Saturday, July 23, 2011

Brunch in Brooklyn

Last weekend, my wife and I got a spur of the moment invitation from her daughter and son-in-law to join a group visiting one of her friends in Brooklyn. So, we drove over for brunch. It was a beautiful day and neither one of us had ever been there before, so it was kind of an adventure.

Brunch was at the Clover Club and it was well worth the excursion. Our friend from Brooklyn particularly recommended the potato cakes with truffle crème fraiche, and they were almost worth the drive by themselves. The Clover Club also featured a three bacon sampler, ideal for those who can't make up their mind or just want to try a bit of it all: the ensemble included maple, black pepper, and duck bacon.  I think my favorite was the black pepper bacon, but I would happily have any or all of them again.  My wife loves rhubarb and grows it in the back yard, so she got the ricotta pancakes with vanilla poached rhubarb and strawberry curd, which were as good as they sound. She also makes a really great lemon curd - our neighbor requests it regularly - but strawberry curd was an entirely new concept to me.  A quick check of the curd entry in Food Lover's Companion, The (Barron's Cooking Guide) 3rd Edition reveals the usual suspects - lemon, lime and orange curd - but no strawberry.  (This expansion of the known curd universe does get me thinking, though: I bet kumquat curd would be fabulous.)  I had the baked eggs with chorizo and manchego, which were also really delicious, but when the meals were delivered, I was accidentally given the baked eggs with truffles and leeks that one of the other members of our gathering had ordered. Good as mine was – and it was – I did find myself wishing I had ordered what was originally set in front of me: the truffle smell alone had me drooling all the way home afterwards, and it was enough for me to encourage my wife to put truffle salt on the French fries she made the following night to go with dinner. But probably the best dish of the day was the pork ‘n grits that one of the other members of our group ordered: it included cheddar grits, shallots, a sunnyside-up egg, and sourdough toast. All in all, it was a great day, described somewhat more eloquently by our friend Karen in her blog The Bikini Wax Chronicles (see the July 19th post).

After brunch, we went across the street to Stinky Bklyn, a really fabulous little store that features a beer-of-the-month club, sweets and sandwiches, a tremendous assortment of cheeses (including some great stinky ones, of course), sausages of various descriptions, and a lot of other things. Their on-line shopping guide includes 67 cheeses, ranging from abbaye de belloc, a French sheep’s milk cheese, to zamorano, a sheep’s milk cheese from Spain (to avert the risk of allowing two points to determine a line here, I should note that they also have cheeses made from cow’s milk or goat’s milk, along with some combination-based varieties like the Italian toma della rocca, made from all three).  The shopping guide also list somewhat more limited assortments of meats, chocolates, oils and vinegars, mustards, and pickles.  To help understand the similarities and differences between the vast array of cheeses that shops like Stinky Bklyn carry, their website provides a simple breakdown into five basic types. I won’t try to repeat the whole thing here, but I offer the following tidbits to give an idea of both their classification scheme and their entertaining writing style:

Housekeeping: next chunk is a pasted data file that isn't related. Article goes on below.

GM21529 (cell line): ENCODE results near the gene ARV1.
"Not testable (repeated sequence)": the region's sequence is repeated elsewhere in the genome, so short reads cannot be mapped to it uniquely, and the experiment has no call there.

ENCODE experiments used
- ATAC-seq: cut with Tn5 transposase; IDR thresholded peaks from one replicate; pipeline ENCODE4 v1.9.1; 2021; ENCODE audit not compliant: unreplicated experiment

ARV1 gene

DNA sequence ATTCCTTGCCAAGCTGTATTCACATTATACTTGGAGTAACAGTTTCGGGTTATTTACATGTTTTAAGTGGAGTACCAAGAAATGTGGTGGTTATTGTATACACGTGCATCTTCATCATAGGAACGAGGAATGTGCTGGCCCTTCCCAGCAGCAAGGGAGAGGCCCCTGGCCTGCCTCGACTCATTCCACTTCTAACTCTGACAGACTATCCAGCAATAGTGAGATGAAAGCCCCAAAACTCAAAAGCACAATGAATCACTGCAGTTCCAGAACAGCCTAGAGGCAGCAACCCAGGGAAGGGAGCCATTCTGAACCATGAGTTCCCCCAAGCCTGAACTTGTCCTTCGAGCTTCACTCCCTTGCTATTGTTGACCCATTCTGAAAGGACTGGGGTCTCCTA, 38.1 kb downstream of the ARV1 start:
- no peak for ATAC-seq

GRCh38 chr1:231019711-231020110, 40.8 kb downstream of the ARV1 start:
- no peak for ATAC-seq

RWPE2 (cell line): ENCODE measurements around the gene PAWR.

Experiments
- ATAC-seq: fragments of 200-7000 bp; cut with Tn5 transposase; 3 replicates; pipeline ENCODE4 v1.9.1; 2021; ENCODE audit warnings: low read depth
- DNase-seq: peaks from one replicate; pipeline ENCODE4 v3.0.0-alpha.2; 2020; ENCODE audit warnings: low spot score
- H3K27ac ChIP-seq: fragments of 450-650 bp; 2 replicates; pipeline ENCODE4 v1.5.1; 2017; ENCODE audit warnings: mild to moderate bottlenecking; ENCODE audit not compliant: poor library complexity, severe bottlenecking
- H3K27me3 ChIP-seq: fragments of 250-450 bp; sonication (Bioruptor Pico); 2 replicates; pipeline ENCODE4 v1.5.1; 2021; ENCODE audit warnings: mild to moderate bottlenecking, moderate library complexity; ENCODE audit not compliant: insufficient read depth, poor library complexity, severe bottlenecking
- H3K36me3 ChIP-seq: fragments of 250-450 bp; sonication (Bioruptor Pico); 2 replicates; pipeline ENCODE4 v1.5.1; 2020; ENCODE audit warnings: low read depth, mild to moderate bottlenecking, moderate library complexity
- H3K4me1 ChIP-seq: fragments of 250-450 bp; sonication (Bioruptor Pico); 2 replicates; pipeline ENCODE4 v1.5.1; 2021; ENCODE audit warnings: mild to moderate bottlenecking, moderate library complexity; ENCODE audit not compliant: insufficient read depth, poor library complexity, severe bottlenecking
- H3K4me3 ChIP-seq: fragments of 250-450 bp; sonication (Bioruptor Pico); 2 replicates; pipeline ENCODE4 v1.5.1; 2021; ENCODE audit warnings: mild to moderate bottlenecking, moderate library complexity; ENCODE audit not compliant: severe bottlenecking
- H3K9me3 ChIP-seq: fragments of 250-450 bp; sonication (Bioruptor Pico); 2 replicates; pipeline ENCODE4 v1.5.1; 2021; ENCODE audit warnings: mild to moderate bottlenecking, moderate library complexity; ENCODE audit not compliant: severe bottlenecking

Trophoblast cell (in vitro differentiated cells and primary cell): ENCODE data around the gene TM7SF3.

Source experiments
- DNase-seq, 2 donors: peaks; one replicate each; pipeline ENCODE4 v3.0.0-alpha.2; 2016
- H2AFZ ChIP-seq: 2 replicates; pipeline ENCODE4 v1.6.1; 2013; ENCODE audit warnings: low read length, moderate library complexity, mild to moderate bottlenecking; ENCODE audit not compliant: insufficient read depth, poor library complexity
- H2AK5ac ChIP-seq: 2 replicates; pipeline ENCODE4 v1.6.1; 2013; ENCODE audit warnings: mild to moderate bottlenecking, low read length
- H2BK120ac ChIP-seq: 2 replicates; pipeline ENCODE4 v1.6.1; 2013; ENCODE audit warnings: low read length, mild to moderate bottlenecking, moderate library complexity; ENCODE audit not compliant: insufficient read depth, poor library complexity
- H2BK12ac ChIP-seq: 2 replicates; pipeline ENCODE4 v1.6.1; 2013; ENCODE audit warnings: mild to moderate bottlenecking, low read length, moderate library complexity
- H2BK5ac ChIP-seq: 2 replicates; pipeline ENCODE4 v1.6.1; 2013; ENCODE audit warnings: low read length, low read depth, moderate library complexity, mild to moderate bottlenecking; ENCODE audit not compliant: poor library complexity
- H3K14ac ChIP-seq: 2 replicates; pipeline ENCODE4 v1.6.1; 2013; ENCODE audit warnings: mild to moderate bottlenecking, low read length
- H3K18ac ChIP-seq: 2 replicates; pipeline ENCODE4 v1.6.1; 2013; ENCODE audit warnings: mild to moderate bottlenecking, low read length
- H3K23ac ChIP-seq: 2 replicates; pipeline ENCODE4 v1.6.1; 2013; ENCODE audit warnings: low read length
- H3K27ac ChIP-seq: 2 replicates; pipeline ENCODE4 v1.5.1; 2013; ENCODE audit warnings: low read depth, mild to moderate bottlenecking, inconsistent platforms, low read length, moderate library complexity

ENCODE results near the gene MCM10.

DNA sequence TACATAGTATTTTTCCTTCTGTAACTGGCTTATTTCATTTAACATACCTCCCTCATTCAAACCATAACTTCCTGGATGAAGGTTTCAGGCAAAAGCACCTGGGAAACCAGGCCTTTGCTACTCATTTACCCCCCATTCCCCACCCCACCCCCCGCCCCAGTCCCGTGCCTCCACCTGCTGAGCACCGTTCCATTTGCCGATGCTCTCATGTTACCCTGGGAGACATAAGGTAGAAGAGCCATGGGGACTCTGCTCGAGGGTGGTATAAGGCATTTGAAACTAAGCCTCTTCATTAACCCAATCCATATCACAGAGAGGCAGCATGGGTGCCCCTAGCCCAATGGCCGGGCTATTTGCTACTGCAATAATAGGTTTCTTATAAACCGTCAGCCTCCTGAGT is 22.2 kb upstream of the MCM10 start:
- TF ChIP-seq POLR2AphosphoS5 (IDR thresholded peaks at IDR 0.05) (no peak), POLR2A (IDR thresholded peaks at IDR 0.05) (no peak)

Type 1 – “uncomplicated little fellows,” these are fairly young, soft cheeses like Brie, triple creams, and Robiolas

Type 2 – aged longer (6 – 12 months), firmer cheeses like pecorino or manchego

Type 3 – “complex recipe cheeses,” usually at least 1 year old, includes both Gouda and Gruyere

Type 4 – “Stinky cheese! O the sublime washed rind.” This group includes things like Taleggio, and the description notes that “if it smells and has a bright orange crust, chances are you’ve got one of these guys”

Type 5 – blue cheeses like Roquefort and Stilton.

We loved roaming around in the Stinky Bklyn store and we could have easily spent hours there, rummaging among the goodies.  But we had limited time, so in the end we only brought back two culinary treasures. The first one was Red Meck, a raw cow’s milk cheese from Mecklenberg, NY, with the following description on its label: “Gouda or gruyere? Why not both?”, which would seem to put it squarely into the Type 3 class defined above. However you classify it, the stuff is delicious and I wish we had bought more. Our other find was biellese saucisson basque, a superb salami, sliced very thinly, that leaves a most pleasant burning sensation at the back of the throat after you eat a slice. It reminds me a bit of the hottest salami I have ever had, a great find at the indoor market in Tampere, Finland when I was living there.  It was imported from Italy, absolutely firey, and I have never been able to find it anywhere else.  The Stinky Bklyn salami that we did find is great on sandwiches or in omelets, and again, it is clear in retrospect that we didn’t bring back enough. Sadly, neither of these particular delicacies is listed on their website.

I guess it means we will have to arrange another brunch.